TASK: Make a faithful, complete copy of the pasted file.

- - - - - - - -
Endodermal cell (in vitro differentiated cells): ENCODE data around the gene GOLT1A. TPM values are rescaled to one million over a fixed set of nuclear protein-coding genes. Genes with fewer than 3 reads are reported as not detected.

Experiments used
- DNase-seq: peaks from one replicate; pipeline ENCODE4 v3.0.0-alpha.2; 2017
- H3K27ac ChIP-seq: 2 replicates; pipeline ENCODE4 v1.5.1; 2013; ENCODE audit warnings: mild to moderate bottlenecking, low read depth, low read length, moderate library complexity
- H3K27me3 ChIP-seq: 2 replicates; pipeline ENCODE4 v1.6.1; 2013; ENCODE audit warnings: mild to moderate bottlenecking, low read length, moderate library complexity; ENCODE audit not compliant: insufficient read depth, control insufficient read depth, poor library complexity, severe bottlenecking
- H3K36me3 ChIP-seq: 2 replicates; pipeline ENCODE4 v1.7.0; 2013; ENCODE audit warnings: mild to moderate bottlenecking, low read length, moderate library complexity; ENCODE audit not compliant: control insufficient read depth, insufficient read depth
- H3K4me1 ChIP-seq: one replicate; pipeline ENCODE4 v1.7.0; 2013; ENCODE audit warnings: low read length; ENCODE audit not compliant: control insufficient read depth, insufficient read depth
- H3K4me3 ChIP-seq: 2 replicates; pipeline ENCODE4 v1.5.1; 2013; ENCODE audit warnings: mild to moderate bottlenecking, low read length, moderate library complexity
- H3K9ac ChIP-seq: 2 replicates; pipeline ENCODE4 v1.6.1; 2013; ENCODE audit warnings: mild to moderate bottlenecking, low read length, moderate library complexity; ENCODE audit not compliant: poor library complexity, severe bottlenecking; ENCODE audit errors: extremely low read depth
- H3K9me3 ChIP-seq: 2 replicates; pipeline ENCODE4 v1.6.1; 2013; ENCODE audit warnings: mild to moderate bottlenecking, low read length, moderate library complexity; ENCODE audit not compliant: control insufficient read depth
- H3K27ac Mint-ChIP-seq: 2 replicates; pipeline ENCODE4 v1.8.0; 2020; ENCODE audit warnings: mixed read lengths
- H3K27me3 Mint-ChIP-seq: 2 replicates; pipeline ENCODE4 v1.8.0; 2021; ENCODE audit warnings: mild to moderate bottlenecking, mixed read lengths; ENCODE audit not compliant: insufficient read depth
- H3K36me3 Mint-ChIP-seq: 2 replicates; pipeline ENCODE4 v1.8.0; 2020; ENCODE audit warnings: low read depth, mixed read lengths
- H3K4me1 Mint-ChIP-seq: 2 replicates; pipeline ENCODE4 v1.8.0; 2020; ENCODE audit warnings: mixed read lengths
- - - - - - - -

Endodermal cell (in vitro differentiated cells): ENCODE data around the gene GOLT1A. TPM values are rescaled to one million over a fixed set of nuclear protein-coding genes. Genes with fewer than 3 reads are reported as not detected.

Experiments used
- DNase-seq: peaks from one replicate; pipeline ENCODE4 v3.0.0-alpha.2; 2017
- H3K27ac ChIP-seq: 2 replicates; pipeline ENCODE4 v1.5.1; 2013; ENCODE audit warnings: mild to moderate bottlenecking, low read depth, low read length, moderate library complexity
- H3K27me3 ChIP-seq: 2 replicates; pipeline ENCODE4 v1.6.1; 2013; ENCODE audit warnings: mild to moderate bottlenecking, low read length, moderate library complexity; ENCODE audit not compliant: insufficient read depth, control insufficient read depth, poor library complexity, severe bottlenecking
- H3K36me3 ChIP-seq: 2 replicates; pipeline ENCODE4 v1.7.0; 2013; ENCODE audit warnings: mild to moderate bottlenecking, low read length, moderate library complexity; ENCODE audit not compliant: control insufficient read depth, insufficient read depth
- H3K4me1 ChIP-seq: one replicate; pipeline ENCODE4 v1.7.0; 2013; ENCODE audit warnings: low read length; ENCODE audit not compliant: control insufficient read depth, insufficient read depth
- H3K4me3 ChIP-seq: 2 replicates; pipeline ENCODE4 v1.5.1; 2013; ENCODE audit warnings: mild to moderate bottlenecking, low read length, moderate library complexity
- H3K9ac ChIP-seq: 2 replicates; pipeline ENCODE4 v1.6.1; 2013; ENCODE audit warnings: mild to moderate bottlenecking, low read length, moderate library complexity; ENCODE audit not compliant: poor library complexity, severe bottlenecking; ENCODE audit errors: extremely low read depth
- H3K9me3 ChIP-seq: 2 replicates; pipeline ENCODE4 v1.6.1; 2013; ENCODE audit warnings: mild to moderate bottlenecking, low read length, moderate library complexity; ENCODE audit not compliant: control insufficient read depth
- H3K27ac Mint-ChIP-seq: 2 replicates; pipeline ENCODE4 v1.8.0; 2020; ENCODE audit warnings: mixed read lengths
- H3K27me3 Mint-ChIP-seq: 2 replicates; pipeline ENCODE4 v1.8.0; 2021; ENCODE audit warnings: mild to moderate bottlenecking, mixed read lengths; ENCODE audit not compliant: insufficient read depth
- H3K36me3 Mint-ChIP-seq: 2 replicates; pipeline ENCODE4 v1.8.0; 2020; ENCODE audit warnings: low read depth, mixed read lengths
- H3K4me1 Mint-ChIP-seq: 2 replicates; pipeline ENCODE4 v1.8.0; 2020; ENCODE audit warnings: mixed read lengths